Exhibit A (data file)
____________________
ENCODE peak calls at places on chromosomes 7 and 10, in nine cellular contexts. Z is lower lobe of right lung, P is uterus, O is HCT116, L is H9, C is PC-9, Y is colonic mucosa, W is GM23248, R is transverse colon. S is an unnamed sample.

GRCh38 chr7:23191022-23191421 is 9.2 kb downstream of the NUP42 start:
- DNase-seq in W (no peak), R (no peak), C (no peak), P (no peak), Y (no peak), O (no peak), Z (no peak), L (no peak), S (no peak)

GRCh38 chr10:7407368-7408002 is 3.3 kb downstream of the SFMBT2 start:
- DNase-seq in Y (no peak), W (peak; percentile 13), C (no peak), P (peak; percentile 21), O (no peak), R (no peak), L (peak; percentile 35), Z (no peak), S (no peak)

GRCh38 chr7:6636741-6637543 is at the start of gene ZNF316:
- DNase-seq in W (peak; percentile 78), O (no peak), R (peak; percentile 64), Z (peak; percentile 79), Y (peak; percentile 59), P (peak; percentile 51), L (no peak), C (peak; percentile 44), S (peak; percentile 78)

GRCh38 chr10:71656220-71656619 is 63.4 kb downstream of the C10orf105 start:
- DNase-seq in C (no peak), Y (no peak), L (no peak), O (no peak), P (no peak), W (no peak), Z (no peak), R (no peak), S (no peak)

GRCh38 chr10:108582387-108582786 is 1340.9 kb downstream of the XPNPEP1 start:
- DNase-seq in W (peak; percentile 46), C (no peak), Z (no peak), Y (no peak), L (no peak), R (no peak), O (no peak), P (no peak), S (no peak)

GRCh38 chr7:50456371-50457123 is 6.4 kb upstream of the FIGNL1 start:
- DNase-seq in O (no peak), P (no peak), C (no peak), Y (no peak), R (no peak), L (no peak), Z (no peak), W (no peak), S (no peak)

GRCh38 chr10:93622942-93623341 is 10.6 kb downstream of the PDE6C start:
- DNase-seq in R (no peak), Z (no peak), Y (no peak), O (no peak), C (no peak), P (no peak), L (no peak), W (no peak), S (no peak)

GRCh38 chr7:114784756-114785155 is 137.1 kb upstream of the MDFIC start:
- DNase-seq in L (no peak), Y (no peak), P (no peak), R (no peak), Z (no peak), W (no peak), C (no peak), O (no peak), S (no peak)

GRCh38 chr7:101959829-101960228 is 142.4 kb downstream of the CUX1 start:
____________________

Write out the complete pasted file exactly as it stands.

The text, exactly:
ENCODE peak calls at places on chromosomes 7 and 10, in nine cellular contexts. Z is lower lobe of right lung, P is uterus, O is HCT116, L is H9, C is PC-9, Y is colonic mucosa, W is GM23248, R is transverse colon. S is an unnamed sample.

GRCh38 chr7:23191022-23191421 is 9.2 kb downstream of the NUP42 start:
- DNase-seq in W (no peak), R (no peak), C (no peak), P (no peak), Y (no peak), O (no peak), Z (no peak), L (no peak), S (no peak)

GRCh38 chr10:7407368-7408002 is 3.3 kb downstream of the SFMBT2 start:
- DNase-seq in Y (no peak), W (peak; percentile 13), C (no peak), P (peak; percentile 21), O (no peak), R (no peak), L (peak; percentile 35), Z (no peak), S (no peak)

GRCh38 chr7:6636741-6637543 is at the start of gene ZNF316:
- DNase-seq in W (peak; percentile 78), O (no peak), R (peak; percentile 64), Z (peak; percentile 79), Y (peak; percentile 59), P (peak; percentile 51), L (no peak), C (peak; percentile 44), S (peak; percentile 78)

GRCh38 chr10:71656220-71656619 is 63.4 kb downstream of the C10orf105 start:
- DNase-seq in C (no peak), Y (no peak), L (no peak), O (no peak), P (no peak), W (no peak), Z (no peak), R (no peak), S (no peak)

GRCh38 chr10:108582387-108582786 is 1340.9 kb downstream of the XPNPEP1 start:
- DNase-seq in W (peak; percentile 46), C (no peak), Z (no peak), Y (no peak), L (no peak), R (no peak), O (no peak), P (no peak), S (no peak)

GRCh38 chr7:50456371-50457123 is 6.4 kb upstream of the FIGNL1 start:
- DNase-seq in O (no peak), P (no peak), C (no peak), Y (no peak), R (no peak), L (no peak), Z (no peak), W (no peak), S (no peak)

GRCh38 chr10:93622942-93623341 is 10.6 kb downstream of the PDE6C start:
- DNase-seq in R (no peak), Z (no peak), Y (no peak), O (no peak), C (no peak), P (no peak), L (no peak), W (no peak), S (no peak)

GRCh38 chr7:114784756-114785155 is 137.1 kb upstream of the MDFIC start:
- DNase-seq in L (no peak), Y (no peak), P (no peak), R (no peak), Z (no peak), W (no peak), C (no peak), O (no peak), S (no peak)

GRCh38 chr7:101959829-101960228 is 142.4 kb downstream of the CUX1 start: